The Balkan peninsula, also known as the Balkans (from the abbreviated form of the Balkan Mountains, a mountain system between Bulgaria and Serbia; from the Turkish balkan ‘mountain’ ), is a peninsula in Eastern Europe; it is bounded to the west by the Adriatic Sea, to the southwest by the Ionian Sea, to the east by the Black Sea, to the southeast by the Sea of Marmara, and to the south by the Aegean Sea.
As often happens for the peninsulas, the definition of its border on the mainland is uncertain, aggravated by the fact that it is one of its most extensive borders. Furthermore, the definition of this dividing line does not help the fact that the territory presents within it great differences and fragmentations by history, nationality, language, culture and religion of the populations who live there.
The border is usually established on the Danube and its tributary Sava. In this way, parts of Slovenia and Romania (an Eastern Romance-speaking country) are also included in this area, which however historically had to do with the Balkans only after the dissolution of the Habsburg Empire. According to geographer Vittorio Vialli, the northern boundary is represented by the geographical line Istria-Odessa. Slovenia excludes from the region the interpretation of the border that includes the Kupa River, starting it from the city of Rijeka and reaching the mouth of the Danube.  In this way it borders to the west with the so-called Italian geographical region,   which also includes territories that are not part of the Italian Republic. The political definition of the Balkans came into use in the 19th century to designate the European countries affected by the expansion and subsequent dissolution of the Ottoman Empire.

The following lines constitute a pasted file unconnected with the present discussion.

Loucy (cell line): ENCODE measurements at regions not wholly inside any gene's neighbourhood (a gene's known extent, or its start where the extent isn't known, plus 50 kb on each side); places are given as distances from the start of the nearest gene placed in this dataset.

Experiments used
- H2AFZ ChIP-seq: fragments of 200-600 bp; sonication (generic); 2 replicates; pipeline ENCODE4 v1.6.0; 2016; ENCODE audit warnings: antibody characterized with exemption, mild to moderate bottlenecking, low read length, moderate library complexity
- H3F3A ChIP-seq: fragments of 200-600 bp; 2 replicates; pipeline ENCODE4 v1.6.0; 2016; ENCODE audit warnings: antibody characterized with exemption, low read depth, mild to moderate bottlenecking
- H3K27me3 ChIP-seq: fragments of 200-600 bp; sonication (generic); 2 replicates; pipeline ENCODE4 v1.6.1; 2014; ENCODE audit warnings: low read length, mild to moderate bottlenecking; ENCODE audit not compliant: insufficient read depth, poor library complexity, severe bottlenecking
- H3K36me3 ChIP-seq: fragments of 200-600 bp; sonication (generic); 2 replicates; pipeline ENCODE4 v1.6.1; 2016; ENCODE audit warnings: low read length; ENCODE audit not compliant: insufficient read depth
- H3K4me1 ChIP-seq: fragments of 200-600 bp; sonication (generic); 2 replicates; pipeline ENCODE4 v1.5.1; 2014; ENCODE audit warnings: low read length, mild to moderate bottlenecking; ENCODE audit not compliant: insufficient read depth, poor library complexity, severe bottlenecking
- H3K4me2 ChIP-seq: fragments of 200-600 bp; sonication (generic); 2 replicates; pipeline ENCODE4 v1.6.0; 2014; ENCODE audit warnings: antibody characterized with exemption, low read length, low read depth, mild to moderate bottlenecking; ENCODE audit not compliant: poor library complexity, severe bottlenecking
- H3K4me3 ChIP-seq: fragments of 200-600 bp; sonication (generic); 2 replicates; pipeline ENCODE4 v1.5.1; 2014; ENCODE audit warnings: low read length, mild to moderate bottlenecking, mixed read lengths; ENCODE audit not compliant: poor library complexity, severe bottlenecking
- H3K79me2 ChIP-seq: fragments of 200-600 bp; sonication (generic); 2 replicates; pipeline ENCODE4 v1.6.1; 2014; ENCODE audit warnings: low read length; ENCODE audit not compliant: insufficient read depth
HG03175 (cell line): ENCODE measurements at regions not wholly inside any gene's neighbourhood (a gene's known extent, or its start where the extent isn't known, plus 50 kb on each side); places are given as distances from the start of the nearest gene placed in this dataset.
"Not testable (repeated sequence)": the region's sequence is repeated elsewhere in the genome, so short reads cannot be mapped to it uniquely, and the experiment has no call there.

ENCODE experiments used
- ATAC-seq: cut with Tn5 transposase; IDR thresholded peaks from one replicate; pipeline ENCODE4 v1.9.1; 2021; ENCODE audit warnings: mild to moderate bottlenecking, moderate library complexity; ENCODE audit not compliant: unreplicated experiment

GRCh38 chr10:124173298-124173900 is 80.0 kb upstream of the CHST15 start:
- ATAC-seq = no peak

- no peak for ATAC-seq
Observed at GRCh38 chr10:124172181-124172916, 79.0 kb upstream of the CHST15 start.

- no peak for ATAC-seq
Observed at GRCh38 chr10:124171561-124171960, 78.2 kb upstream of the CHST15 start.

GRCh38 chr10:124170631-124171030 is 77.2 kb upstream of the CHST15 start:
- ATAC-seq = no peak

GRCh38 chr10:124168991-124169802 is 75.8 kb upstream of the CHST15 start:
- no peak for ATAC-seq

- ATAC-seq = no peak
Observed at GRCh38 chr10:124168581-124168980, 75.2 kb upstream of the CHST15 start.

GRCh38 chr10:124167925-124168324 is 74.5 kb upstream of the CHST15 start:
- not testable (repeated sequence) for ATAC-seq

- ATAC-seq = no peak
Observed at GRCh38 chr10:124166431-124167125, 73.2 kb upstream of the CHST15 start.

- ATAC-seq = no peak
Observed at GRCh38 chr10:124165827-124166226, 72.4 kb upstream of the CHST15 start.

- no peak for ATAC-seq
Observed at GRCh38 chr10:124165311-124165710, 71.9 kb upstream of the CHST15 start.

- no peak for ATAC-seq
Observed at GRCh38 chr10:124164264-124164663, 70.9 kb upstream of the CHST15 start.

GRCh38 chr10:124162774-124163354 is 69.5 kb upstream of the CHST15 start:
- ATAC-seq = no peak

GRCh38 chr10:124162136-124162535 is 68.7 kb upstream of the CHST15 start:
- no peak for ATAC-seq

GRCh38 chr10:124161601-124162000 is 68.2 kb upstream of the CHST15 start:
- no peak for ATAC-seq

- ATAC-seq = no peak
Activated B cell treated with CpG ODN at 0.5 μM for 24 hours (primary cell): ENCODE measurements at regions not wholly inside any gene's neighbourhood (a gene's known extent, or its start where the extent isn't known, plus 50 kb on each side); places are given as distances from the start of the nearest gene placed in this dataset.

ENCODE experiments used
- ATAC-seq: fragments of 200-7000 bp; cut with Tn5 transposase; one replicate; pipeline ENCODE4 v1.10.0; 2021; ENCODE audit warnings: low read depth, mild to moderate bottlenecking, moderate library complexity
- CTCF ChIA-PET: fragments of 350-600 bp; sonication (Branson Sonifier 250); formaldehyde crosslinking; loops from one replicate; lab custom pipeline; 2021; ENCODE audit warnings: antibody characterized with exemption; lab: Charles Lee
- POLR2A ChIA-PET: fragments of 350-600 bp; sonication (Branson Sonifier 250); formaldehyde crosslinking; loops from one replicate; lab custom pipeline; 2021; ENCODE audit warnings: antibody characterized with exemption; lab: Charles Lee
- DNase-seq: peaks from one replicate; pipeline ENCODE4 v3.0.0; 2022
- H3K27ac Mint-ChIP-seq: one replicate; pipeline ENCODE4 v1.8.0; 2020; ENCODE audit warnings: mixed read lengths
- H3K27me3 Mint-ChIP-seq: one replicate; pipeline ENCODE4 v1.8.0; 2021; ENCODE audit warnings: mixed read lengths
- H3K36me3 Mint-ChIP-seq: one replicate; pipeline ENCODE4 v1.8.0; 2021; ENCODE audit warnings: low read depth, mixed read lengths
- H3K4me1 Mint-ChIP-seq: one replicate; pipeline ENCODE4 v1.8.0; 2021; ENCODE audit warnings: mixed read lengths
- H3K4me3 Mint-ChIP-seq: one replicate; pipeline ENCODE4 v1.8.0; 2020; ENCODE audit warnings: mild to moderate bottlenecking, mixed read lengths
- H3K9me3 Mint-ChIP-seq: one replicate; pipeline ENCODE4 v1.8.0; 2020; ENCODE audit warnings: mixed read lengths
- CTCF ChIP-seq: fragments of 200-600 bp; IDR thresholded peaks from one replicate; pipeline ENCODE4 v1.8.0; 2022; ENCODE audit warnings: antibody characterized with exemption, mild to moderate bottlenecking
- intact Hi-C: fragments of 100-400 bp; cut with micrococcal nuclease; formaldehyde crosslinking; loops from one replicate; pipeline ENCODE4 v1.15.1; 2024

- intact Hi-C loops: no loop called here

After all, the characteristics of the territory, crossed by parallel mountain ranges that hindered the movement in a north-south direction and a uniform colonization already at the time of the Greco-Roman expansion, and its very geographical location help to explain the tormented historical events that have characterized the peninsula. 
Until 1975 the peninsula was crossed by the Balkan Express, a train departing from Vienna and arriving in Istanbul. The climate is continental in the north and east of the territory (with hot summers and very cold winters), while the western area and Greece have a Mediterranean climate.